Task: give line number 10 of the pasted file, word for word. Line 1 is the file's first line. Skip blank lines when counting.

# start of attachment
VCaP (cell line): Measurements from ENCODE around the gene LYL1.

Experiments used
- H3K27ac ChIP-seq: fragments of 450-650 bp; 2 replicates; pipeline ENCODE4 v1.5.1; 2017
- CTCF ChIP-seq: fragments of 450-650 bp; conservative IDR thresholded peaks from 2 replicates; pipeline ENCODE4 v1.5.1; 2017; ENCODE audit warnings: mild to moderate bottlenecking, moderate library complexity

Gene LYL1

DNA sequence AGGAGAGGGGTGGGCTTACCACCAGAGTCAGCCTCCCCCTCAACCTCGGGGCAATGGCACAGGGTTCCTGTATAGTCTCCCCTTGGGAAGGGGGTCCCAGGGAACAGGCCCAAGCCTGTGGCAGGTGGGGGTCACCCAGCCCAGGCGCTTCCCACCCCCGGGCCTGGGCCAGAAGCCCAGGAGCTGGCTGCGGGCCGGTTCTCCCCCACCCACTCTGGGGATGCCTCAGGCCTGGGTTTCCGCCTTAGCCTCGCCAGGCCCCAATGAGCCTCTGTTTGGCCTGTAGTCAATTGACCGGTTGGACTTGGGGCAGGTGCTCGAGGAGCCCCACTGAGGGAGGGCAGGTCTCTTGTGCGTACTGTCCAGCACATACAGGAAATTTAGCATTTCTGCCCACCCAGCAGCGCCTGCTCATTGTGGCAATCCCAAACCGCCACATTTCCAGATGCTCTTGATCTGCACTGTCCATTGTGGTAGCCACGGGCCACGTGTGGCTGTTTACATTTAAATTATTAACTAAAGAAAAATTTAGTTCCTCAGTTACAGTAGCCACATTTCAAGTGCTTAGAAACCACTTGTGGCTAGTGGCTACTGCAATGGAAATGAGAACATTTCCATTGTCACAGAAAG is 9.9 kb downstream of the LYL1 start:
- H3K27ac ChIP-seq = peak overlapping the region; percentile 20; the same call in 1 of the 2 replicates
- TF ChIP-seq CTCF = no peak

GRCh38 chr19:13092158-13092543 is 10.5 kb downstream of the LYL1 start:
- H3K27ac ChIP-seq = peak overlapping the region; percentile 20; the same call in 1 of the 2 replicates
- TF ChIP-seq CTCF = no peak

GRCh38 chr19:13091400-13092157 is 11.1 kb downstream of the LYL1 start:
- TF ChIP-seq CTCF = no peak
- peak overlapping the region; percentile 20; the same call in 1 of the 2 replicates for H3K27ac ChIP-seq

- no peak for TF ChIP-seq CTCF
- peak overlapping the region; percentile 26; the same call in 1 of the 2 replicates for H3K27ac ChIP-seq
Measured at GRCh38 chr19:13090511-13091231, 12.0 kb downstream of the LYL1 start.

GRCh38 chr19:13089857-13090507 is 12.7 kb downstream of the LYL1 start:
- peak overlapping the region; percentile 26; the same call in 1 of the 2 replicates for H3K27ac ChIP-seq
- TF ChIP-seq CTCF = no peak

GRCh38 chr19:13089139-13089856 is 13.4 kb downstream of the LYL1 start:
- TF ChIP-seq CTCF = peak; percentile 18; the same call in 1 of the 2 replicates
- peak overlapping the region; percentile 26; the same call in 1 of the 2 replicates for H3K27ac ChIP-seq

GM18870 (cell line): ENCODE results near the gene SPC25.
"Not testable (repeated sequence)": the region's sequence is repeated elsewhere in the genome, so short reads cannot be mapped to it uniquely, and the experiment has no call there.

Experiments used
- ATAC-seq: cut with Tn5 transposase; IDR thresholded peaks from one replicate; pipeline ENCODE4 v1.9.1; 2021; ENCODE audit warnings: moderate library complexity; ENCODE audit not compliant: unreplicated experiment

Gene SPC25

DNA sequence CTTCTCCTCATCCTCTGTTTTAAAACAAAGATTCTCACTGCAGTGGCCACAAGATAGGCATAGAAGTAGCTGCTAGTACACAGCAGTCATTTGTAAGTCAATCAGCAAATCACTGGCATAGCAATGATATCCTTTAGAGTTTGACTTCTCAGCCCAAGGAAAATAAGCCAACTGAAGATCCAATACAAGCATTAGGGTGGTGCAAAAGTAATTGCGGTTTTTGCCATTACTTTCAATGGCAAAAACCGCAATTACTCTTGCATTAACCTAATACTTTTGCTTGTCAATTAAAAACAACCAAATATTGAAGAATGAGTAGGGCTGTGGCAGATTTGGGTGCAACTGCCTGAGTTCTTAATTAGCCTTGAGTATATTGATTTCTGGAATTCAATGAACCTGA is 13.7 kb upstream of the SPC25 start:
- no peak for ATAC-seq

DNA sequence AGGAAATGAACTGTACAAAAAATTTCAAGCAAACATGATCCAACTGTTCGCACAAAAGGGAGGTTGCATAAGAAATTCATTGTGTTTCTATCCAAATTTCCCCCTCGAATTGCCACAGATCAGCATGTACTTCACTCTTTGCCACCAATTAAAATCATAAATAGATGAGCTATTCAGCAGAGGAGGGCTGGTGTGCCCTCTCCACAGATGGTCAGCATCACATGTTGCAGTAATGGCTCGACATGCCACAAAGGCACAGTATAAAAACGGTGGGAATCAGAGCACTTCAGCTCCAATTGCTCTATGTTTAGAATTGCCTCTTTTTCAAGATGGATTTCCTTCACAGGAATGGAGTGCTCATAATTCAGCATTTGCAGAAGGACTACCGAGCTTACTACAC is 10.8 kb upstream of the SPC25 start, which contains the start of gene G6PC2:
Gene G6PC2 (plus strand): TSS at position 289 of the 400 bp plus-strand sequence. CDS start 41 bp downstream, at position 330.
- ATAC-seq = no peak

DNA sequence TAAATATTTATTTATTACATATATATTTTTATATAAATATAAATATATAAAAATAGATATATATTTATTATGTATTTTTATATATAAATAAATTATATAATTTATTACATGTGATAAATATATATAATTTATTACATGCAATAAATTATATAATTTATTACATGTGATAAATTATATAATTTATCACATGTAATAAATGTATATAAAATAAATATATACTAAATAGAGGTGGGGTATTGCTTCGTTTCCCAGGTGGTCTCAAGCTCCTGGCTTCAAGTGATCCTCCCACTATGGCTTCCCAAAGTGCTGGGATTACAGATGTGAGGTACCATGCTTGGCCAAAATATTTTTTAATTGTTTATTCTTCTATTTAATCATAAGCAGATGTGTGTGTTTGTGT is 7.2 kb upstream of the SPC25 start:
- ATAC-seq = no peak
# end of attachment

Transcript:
- H3K27ac ChIP-seq = peak overlapping the region; percentile 20; the same call in 1 of the 2 replicates